10 Reasons Why We LOVE Dharmendra
There is only one Dharmendra.
He smiled a perfect smile, threw a few hundred punches, wooed the loveliest ladies in the country, held his own as an actor and remains underrated no matter how much applause we throw his way.
On December 8, the actor celebrated his 78th birthday, and we propose a toast to the man who has gamely entertained us over the years.
And while we each have our favourite Dharmendra movies and moments -- a list I encourage you, dear reader, to share in the comment section below -- here is my list of just 10 things about the man that make him very special indeed.
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1. He could pull off a skirt
It takes a real man to star in the most homoerotic Bollywood actioner of them all and yet emerge more macho than ever -- and this while his legs looked better in thigh-grazing hemlines than co-star Zeenat Aman.
Toned and tough, Dharmendra was always ready for a lark, no matter how outlandish.
Image: Dharmendra in Dharam Veer
2. He fought like it mattered
The good ol’ dhishoom-dhishoom has been a prerequisite for all Hindi film heroes, but the quickly aggravated Punjabi powerhouse threw punches more realistically than most, and may well have left a trail of battered stuntmen in his wake.
The aggression was thrillingly unhinged, surprisingly nimble, and, thanks to his build, relatively credible.
And hey, he did Amitabh Bachchan’s iconic Deewar scene -- where he locks a door and throws away the key before thrashing all the goons inside -- a few years earlier in a movie called Kahani Kismat Ki.
3. He looked ridiculously good in black and white
Dilip Kumar once said that his only query to the Almighty would be 'Why did you not make me as handsome as Dharmendra?'
It’s a fair question, and one any of our leading men down the ages could justifiably ask, so immaculately chiselled did our hero look. And while he was pin-up material for many decades, the older black and white films showed him off better than ever.
Image: Dharmendra in Anupama
4. He made the word 'suicide' hilarious
In one of the funniest sequences in all of cinema, Dharmendra’s Veeru drunkenly hangs from a water-tank, with a crowd of intrigued villagers in turn hanging onto his every word (Some of which are in English and thus confuse them).
Not content merely with invoking legendary lovers, Veeru thickens his threat with a lovers’ curse which would bring a famine upon the village, even as he slanders a poor old lady.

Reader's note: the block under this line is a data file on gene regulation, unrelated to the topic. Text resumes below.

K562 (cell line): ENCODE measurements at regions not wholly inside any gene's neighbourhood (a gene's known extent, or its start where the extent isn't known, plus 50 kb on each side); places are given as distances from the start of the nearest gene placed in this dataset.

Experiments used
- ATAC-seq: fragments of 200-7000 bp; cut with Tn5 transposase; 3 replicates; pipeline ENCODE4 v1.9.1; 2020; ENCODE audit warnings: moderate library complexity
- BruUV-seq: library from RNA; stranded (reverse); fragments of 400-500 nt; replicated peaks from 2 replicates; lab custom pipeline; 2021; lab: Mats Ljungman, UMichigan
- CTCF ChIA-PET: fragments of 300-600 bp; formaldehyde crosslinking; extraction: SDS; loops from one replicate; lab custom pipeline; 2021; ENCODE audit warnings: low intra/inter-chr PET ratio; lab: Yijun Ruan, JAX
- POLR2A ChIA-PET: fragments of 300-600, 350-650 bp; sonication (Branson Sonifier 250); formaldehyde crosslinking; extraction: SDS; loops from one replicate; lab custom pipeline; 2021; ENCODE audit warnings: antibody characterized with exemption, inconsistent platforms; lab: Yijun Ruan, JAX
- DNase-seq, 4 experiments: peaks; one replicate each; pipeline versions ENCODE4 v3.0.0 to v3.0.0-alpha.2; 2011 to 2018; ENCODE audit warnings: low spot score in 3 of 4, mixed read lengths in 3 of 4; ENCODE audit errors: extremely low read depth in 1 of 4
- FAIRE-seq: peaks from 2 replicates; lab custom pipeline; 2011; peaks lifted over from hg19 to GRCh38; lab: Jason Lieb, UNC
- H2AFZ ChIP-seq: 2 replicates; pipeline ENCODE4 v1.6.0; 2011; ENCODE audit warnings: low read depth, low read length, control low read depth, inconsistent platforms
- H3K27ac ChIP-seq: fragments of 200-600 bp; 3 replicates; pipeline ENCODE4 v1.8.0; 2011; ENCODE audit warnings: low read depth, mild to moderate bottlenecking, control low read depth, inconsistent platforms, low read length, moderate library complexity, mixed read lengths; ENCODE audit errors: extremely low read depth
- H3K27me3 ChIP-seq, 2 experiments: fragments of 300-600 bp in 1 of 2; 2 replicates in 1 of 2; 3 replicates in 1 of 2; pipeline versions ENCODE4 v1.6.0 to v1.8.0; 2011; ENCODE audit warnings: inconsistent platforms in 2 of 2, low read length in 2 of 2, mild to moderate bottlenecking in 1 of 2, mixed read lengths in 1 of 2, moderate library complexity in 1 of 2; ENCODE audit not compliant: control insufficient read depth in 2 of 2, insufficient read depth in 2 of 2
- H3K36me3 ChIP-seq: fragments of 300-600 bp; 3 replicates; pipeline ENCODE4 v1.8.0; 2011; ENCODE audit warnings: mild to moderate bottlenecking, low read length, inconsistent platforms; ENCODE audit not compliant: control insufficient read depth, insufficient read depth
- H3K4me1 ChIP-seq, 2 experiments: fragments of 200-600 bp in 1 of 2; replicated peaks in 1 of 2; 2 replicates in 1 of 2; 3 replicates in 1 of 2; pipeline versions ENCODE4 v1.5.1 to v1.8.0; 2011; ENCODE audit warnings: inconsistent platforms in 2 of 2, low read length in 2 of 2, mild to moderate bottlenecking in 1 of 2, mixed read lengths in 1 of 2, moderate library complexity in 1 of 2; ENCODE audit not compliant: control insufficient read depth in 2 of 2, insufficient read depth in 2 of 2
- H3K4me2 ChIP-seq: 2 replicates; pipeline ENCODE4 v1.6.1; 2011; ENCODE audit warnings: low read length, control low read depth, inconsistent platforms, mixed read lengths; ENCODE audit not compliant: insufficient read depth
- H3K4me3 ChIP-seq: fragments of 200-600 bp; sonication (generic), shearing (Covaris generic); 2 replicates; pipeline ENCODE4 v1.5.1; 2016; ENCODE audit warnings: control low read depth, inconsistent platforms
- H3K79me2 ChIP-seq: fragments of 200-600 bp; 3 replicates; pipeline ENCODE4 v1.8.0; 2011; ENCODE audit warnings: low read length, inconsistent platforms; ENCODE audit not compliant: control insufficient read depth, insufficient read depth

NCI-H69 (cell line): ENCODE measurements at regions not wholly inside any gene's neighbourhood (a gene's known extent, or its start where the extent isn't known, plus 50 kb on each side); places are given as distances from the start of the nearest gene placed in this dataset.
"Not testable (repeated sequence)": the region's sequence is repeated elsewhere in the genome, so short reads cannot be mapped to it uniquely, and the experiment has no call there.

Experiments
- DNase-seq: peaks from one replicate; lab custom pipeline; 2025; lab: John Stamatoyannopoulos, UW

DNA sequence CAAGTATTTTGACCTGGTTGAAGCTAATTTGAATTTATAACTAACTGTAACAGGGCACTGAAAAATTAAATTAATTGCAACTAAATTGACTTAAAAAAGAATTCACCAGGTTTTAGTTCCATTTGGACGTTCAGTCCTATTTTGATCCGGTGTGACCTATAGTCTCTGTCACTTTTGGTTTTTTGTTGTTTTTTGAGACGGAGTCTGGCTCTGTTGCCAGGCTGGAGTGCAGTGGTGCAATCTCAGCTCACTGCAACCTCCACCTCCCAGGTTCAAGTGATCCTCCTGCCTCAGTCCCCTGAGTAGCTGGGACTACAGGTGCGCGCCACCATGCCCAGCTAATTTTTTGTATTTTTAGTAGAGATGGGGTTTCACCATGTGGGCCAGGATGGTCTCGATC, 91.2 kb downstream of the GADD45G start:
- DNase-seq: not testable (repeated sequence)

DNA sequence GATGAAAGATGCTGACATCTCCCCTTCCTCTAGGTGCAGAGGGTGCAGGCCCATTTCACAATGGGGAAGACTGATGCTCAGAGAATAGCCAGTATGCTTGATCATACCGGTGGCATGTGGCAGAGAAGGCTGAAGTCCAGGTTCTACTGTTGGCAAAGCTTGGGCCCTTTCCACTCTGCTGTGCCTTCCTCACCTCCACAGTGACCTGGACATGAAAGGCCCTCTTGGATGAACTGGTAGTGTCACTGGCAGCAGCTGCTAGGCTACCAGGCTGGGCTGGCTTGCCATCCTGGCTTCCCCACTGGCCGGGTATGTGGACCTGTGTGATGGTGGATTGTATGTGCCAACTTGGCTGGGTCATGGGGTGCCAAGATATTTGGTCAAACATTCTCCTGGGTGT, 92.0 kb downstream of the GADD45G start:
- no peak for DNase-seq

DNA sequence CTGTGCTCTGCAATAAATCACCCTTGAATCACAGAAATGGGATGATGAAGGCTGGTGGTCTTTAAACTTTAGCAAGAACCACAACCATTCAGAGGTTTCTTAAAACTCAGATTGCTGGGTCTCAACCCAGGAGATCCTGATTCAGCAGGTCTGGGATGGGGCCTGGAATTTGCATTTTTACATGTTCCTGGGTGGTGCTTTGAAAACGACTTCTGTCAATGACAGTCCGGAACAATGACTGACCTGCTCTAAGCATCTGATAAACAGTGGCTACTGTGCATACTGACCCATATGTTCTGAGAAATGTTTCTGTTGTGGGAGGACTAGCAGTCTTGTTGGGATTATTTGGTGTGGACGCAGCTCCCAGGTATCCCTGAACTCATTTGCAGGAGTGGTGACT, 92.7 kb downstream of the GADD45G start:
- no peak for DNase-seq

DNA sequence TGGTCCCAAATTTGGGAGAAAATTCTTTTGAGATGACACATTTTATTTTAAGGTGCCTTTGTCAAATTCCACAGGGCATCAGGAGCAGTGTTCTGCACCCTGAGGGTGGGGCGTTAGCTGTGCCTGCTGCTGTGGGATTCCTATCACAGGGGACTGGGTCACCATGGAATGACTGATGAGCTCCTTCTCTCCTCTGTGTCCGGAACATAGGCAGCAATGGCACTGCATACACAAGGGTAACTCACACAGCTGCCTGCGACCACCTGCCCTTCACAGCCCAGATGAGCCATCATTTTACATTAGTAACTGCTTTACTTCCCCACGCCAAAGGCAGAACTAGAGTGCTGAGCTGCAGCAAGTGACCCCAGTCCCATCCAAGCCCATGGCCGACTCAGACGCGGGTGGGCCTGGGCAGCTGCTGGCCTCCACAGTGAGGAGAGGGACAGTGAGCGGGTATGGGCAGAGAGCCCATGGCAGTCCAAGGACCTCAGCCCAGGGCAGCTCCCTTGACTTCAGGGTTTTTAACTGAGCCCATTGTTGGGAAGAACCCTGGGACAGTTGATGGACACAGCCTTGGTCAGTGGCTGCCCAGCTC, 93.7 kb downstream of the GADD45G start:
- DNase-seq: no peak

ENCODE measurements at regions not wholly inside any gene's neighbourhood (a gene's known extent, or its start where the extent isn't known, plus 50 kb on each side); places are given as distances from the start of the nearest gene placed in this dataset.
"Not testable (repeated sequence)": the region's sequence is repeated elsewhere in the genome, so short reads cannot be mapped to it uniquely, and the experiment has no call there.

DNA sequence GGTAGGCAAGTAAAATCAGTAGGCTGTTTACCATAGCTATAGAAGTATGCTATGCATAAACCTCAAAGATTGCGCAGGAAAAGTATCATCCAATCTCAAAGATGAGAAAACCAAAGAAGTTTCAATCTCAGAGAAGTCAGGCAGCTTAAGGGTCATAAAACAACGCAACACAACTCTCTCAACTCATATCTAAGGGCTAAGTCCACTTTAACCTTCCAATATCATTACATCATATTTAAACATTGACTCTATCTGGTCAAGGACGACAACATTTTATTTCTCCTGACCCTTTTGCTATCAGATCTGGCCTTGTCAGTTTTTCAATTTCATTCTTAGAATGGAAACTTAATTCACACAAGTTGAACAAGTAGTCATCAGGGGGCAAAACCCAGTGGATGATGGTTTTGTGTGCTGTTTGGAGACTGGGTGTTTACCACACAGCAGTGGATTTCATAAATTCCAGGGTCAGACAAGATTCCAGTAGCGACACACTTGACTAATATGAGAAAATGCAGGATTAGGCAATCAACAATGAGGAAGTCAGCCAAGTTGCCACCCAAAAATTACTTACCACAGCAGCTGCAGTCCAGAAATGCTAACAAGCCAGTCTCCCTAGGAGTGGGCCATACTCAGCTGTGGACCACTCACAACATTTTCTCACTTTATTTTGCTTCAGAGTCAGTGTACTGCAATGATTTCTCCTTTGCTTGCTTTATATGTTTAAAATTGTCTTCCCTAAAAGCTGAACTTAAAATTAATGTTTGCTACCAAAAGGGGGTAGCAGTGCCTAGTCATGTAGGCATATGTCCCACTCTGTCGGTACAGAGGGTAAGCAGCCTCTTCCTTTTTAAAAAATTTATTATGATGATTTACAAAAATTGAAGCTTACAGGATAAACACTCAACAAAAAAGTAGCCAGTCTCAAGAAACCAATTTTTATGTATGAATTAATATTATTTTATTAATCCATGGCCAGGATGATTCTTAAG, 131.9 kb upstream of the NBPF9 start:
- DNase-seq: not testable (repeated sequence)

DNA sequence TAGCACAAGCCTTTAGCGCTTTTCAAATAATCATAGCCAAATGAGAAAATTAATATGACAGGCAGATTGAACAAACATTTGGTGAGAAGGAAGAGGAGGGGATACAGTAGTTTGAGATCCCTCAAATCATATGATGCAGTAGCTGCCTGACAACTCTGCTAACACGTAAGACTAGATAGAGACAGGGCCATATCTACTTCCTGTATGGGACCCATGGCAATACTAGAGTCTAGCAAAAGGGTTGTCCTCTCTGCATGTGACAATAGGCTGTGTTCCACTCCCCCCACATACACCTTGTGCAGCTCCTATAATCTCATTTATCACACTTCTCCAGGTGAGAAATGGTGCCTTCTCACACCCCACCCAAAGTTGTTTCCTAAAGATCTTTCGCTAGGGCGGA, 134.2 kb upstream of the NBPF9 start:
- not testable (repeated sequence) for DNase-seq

Oh, and for good measure, he refers to his beloved by her horse’s name.
Image: Dharmendra in Sholay
5. He tamed the shrew.
Our cinema has rarely had a heroine as significantly sassy as the sharp-tongued Hema Malini, and while the Dreamgirl collaborated with many an on-screen paramour, none had the plucky lady’s measure quite as consummately as Dharmendra.
He matched her, step for feisty step, and both superstars brought out the best in each other. The fact that he changed his religion to marry her, well, was just tabloid-friendly icing on a cake we already loved.
Image: Dharmendra and Hema Malini
Photographs: Pradeep Bandekar
6. He frightened dogs across the nation
There are many Dharmendra dialogues one can live by, but few have been as caricatured as his bloodthirsty refrain, one so ubiquitous it’s hard to imagine which film it appeared in first. The words, however, are clearly etched in all our memories (and impossible not to snigger at): kutte kameene, main tera khoon pii jaaoonga.
As hyper-aggressive punchlines go, you’ll be hard-pressed to find any that have become as endearing.
Image: Dharmedra in Sholay
7. He was the most articulate chauffeur of all time.
Most of us learnt how to say 'driver' in Hindi because of Dharmendra’s Pyaremohan Allahabadi in Hrishikesh Mukherjee’s exquisite comedy Chupke Chupke ('vaahan-chalak', in case you’d forgotten).
And while this white-clad alter ego fumbled in English and was particularly intrigued by the whimsies of pronunciation ('phthisis' stumped him memorably), his Hindi turn of phrase was exquisite.
Like when -- after he said 'aake-aake' to match Om Prakash’s more colloquial 'khade-khade- -- he justified it thus: 'Saheb, jab aapne ‘khade-khade’ ka do baar prayag kiya toh humein bahut achcha laga. Toh usi chhand mein humne ‘aake-aake’ kehke kavita ka ras le liya.'
Image: Dharmendra in Chupke Chupke
8. He wanted to hammer politicians into shape
Dharmendra didn’t make for the most attentive politician -- when elected (in 2004, from Bikaner and for the BJP) he mostly skipped Parliament sessions -- but he provided a priceless comment during his election campaign.
In true Garam Dharam fashion, fed up with political hypocrisy and mudslinging, he suggested he be elected Dictator Perpetuo to teach politicians the 'basic etiquette that democracy requires.'
Ah, but for the sight of Dharmendra walloping netas in Parliament.
9. He gave the best Filmfare acceptance speech.
Look, we know those awards are a bloody sham. But despite that, we tune in and actors cross their fingers, meaninglessness be damned.
Back in 1997, after being overlooked for many decades of fine performances, Dharmendra was given the Lifetime Achievement Award and -- in true Jat style -- he provided a staggeringly honest moment.
His speech was drunk and rambling and yet remains one of the most touching occasions in the history of the awards.
Image: Amitabh Bachchan and Dharmendra
10. He produced Ghayal and Socha Na Tha
I mention those two films in particular because with them Dharmendra gave budding first-time directors like Raj Kumar Santoshi and Imtiaz Ali their first breaks, if only to launch his sons and nephews.
He’s always backed people and stories worth believing in.
Back in the day, he was the presenter for Hrishikesh Mukherjee’s mature and evocative Satyakam, a film which contains what Dharmendra rightly considers his own finest performance.
Image: Sunny Deol, Dharmendra and Bobby Deol
Photographs: Pradeep Bandekar